One of my goals this year is to take a pottery class. I'm so enjoying all the beautiful glazing that keeps popping up in my IG and Pinterest feeds recently. I've been won over. And whilst I love trying my hand at anything (and everything) I have a really strong urge to delve into one skill. I want to learn everything about one materials and discover the smaller more subtle techniques that can propel your work into something pretty special.
So I've got my eye on a class and a friend has offered to run a little beginner workshop in her studio (how lucky am I!?) to get to grips with smaller pieces. This year I'm definitely getting my hands dirty! But I'm way too impatient to wait (I want it now!) so I made this faux glazed pot to tide me over until then - no kiln necessary! Don't believe me? Read on...
Materials to make your pot (more for the 'glaze' later)
I like to work on a layer of grease proof paper. This makes life much easier! Roll out a chunk of clay until smooth and the cut around your plastic container using the craft knife. This gives you the base of the pot. Re-roll the clay into a long even strip that is long enough to go all the way around you base and cut off the raw edges. I like to do this quite roughly to give the pot an extra handmade vibe.
Position the strip around the pot. I've overlapped my ends here - just because I really like that aesthetic - but you can cut off the excess to create a seamless join. Using water smooth all the joins together.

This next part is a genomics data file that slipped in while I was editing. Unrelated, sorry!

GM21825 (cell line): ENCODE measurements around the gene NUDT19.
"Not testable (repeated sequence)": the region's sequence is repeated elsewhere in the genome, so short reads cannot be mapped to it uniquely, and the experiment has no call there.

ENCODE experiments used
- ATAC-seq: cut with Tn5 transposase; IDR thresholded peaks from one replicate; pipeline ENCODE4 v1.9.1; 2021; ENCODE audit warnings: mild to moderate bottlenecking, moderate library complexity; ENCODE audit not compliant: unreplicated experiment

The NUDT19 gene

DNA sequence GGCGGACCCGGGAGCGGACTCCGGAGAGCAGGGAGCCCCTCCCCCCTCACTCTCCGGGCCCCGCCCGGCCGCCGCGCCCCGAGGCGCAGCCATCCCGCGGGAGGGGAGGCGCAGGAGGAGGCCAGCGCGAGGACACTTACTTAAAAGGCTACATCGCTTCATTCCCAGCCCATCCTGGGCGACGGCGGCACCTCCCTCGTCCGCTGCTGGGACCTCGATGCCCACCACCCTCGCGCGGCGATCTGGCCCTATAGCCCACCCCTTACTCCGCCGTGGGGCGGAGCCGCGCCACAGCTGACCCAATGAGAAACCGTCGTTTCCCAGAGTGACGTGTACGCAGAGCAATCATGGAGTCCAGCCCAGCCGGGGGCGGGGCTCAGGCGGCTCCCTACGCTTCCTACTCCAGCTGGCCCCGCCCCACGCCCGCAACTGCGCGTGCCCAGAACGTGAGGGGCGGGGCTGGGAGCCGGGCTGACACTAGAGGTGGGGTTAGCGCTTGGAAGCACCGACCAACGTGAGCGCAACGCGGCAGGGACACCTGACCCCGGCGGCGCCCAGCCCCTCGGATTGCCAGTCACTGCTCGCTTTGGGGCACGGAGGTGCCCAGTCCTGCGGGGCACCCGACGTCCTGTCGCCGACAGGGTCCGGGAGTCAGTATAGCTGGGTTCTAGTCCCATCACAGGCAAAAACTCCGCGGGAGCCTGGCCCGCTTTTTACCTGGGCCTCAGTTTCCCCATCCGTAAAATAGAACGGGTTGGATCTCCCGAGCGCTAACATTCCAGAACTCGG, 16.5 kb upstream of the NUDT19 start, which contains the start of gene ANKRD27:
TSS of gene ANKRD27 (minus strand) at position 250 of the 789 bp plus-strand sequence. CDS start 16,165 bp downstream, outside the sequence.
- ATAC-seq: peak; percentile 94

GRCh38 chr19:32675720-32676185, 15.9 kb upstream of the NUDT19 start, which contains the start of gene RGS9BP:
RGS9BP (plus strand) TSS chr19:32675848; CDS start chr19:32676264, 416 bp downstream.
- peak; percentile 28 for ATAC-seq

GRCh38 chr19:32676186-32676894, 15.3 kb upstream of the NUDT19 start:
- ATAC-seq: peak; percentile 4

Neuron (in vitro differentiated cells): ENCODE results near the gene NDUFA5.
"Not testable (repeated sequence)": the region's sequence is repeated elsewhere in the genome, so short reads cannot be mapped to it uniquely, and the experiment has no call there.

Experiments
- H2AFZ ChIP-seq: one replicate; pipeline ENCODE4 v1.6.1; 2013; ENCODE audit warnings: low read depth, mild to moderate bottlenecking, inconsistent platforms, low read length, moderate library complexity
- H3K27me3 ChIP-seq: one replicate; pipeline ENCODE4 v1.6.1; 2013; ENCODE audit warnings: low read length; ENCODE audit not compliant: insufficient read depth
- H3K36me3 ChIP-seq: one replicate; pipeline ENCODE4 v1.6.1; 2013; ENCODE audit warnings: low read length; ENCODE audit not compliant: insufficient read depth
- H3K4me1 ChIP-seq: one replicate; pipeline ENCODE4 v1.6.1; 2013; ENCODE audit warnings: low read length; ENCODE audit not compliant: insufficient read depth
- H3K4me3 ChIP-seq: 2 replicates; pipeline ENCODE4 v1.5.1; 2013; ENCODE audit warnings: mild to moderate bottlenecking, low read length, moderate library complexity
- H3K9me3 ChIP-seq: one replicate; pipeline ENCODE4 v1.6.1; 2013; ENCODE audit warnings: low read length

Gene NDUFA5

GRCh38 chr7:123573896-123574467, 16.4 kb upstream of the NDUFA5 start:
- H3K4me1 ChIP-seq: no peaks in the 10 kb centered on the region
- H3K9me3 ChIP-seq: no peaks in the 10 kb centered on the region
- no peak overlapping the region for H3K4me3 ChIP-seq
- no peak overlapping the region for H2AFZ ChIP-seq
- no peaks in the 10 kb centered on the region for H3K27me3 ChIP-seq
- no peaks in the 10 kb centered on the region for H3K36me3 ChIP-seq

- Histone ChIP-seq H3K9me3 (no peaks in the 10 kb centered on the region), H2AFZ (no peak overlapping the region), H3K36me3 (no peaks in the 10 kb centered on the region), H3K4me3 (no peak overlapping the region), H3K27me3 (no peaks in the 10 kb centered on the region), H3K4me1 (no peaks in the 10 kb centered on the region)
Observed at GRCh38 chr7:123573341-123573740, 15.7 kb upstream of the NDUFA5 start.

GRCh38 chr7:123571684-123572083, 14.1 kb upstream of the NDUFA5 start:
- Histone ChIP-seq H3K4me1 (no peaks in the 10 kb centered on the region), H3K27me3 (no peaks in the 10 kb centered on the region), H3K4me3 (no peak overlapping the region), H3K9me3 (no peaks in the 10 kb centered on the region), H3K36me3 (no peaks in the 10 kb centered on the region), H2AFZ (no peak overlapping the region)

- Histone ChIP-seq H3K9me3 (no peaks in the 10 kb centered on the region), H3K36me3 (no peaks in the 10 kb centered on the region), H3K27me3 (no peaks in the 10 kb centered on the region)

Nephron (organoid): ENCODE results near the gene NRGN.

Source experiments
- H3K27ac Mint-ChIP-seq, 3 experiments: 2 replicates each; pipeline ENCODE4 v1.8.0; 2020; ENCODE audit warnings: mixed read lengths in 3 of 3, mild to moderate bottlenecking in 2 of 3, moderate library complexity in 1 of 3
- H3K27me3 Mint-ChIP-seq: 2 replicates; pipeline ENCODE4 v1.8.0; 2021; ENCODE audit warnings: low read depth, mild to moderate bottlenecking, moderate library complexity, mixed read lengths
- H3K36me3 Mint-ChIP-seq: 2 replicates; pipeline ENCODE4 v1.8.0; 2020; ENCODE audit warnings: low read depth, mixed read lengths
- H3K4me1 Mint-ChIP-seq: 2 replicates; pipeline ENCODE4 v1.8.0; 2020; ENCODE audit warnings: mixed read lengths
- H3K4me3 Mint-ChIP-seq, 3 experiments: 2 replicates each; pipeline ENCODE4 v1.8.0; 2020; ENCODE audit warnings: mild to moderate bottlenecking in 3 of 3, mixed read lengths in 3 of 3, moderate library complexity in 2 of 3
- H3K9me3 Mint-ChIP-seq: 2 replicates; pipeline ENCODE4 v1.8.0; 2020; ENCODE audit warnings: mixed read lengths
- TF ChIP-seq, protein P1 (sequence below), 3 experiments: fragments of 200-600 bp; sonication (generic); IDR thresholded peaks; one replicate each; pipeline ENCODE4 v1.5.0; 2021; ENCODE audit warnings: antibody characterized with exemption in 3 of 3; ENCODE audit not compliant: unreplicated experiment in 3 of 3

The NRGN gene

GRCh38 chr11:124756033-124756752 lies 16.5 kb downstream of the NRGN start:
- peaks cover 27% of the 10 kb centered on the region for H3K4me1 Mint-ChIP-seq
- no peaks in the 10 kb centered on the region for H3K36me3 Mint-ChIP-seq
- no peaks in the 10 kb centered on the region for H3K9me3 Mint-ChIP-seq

Now your pot is ready to dry. Leave for 24/48 hours until hard turning over once the sides have dried out to help the bottom get air. I love the pot just as it is now but I love it even more glazed!
Mix up your paint with a little water so give a smooth consistency the paint the bottom half of the pot. Again, I'm not too precious about making this even. Paint a few layers until you're happy with the consistency and leave to dry.
Mix a blob of black acrylic with a couple of drop of water and flick onto the pot. I suggest you just full on, go outside to do this. I did it inside and then spent the next half an hour cleaning paint off everything... it went far!
Once that's dry paint on several thin layers of the gloss. This dries super quick so just keep on painting those laters until you have a lovely glossy finish.
Your post is now ready to use for dry items, but I wanted to plant my little succ into it as it was outgrowing it's previous home. I cut the top off my plastic container and just slipped it inside the pot to protect the clay from moisture. Succulents are the best plants for this as they only need a little watering and you're less likely to erode your pot. I put a few stones at the bottom and just planted it right in there!
This project has definitely whet my appetite for working and building more with clay. I can't wait to get my hands on the real thing!
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